Samsung’s popular flagships might be in a for a major reshuffle as early as next year, if one were to go by recent reports that seem to suggest that the company is all set to switch around to a two-flagship model — one foldable and one regular.
Samsung’s current product portfolio consists of the S series, the Note series and the Z series of foldables. With the lines between them getting blurred and the prices overlapping more than ever before, the company might be considering a revamp to simplify these lines starting as early as next year.
This information comes from the Korean publication The Elec, which has often broken major news around Samsung. According to the report, the Samsung Galaxy S21 series from Q1 2021 will include three models, with the top-of-the-line variant (presumably an ‘Ultra’) coming with an S-Pen to differentiate itself from the relatively cheaper models. The series apparently has been codenamed as ‘Unbound’ with the phones internally being called M1, N2, and O3. This would be a radical change as the series has never sported stylus functionality till date.
Further, the Samsung Galaxy Note 21’s development could not be confirmed, but the source believes that the Note series will be discontinued next year in favour of the Samsung Galaxy Z Fold 3, which will finally support the S-Pen, and assume the productivity-centric flagship position.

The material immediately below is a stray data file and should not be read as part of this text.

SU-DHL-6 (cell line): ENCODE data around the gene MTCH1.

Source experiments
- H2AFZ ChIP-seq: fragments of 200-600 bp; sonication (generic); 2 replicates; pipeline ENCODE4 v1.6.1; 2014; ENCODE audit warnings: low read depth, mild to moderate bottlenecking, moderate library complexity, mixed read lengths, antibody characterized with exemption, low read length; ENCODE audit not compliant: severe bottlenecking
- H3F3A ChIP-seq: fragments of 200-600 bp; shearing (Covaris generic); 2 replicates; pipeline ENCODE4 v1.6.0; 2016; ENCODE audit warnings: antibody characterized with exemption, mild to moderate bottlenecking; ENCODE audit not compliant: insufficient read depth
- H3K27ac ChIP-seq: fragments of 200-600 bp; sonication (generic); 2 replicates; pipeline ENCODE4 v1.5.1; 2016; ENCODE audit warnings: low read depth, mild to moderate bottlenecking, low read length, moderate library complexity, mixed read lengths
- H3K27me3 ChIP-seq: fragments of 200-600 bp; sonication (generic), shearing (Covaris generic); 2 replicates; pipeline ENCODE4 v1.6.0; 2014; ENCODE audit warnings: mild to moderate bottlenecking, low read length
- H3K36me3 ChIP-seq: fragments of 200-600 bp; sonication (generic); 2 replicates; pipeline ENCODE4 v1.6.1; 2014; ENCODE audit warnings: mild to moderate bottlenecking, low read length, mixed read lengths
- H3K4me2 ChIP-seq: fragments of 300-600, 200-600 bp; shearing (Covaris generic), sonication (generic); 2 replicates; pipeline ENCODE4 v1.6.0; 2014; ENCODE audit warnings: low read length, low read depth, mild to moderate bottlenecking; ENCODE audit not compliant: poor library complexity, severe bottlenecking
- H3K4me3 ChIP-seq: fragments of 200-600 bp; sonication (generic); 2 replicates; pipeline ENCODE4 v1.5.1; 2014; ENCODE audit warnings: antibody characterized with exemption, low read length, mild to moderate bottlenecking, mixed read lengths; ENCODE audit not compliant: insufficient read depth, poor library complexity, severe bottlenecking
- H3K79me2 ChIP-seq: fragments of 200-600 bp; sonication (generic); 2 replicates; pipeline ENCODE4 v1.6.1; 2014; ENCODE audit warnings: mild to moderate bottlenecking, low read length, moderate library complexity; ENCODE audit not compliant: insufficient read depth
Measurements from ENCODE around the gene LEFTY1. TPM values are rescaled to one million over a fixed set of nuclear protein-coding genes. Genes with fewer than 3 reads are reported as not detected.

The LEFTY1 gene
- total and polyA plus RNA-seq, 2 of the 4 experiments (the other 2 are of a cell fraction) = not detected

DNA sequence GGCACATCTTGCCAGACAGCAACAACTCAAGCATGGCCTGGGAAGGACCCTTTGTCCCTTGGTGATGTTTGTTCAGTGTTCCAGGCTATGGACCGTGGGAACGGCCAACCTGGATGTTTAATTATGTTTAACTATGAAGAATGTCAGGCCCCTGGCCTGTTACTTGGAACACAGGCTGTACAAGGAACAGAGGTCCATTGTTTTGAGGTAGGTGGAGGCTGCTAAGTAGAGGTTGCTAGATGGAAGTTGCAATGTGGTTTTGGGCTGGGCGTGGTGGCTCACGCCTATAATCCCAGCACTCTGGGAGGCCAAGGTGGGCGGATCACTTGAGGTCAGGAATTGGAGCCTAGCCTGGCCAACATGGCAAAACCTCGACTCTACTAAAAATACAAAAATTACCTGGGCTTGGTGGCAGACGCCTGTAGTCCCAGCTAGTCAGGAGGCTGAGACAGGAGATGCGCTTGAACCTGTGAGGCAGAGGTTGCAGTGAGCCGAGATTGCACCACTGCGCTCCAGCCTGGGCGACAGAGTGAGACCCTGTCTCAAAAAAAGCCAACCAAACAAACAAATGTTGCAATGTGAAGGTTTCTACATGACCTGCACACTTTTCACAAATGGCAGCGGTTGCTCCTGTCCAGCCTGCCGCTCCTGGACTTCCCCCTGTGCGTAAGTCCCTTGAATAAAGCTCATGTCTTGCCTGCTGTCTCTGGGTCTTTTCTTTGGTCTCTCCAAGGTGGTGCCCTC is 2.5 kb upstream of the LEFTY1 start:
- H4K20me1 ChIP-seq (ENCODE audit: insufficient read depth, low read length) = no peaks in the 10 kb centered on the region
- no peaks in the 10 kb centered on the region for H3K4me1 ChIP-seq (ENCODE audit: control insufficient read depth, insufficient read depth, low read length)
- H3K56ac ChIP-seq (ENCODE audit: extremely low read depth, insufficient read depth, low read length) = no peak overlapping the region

This isn’t the first time we’re hearing of a foldable from Samsung with stylus capabilities. In fact, the new Galaxy Z Fold 2 was also said to have been tested for S-Pen usage but was dismissed due to durability issues. Perhaps Samsung will figure out a way to make the foldable displays durable enough by that time to not be held back in the same way that current implementations do.
In some ways, this move seems probable. Samsung has always been vocal about making foldables mainstream even if the competition is taking its time. With the Note series seemingly reached the limit of what is possible to accomplish on a phone, moving to a new form factor might just be the spark needed. After all, didn’t the Note series always stand for a big-screen experience without feeling overwhelmed?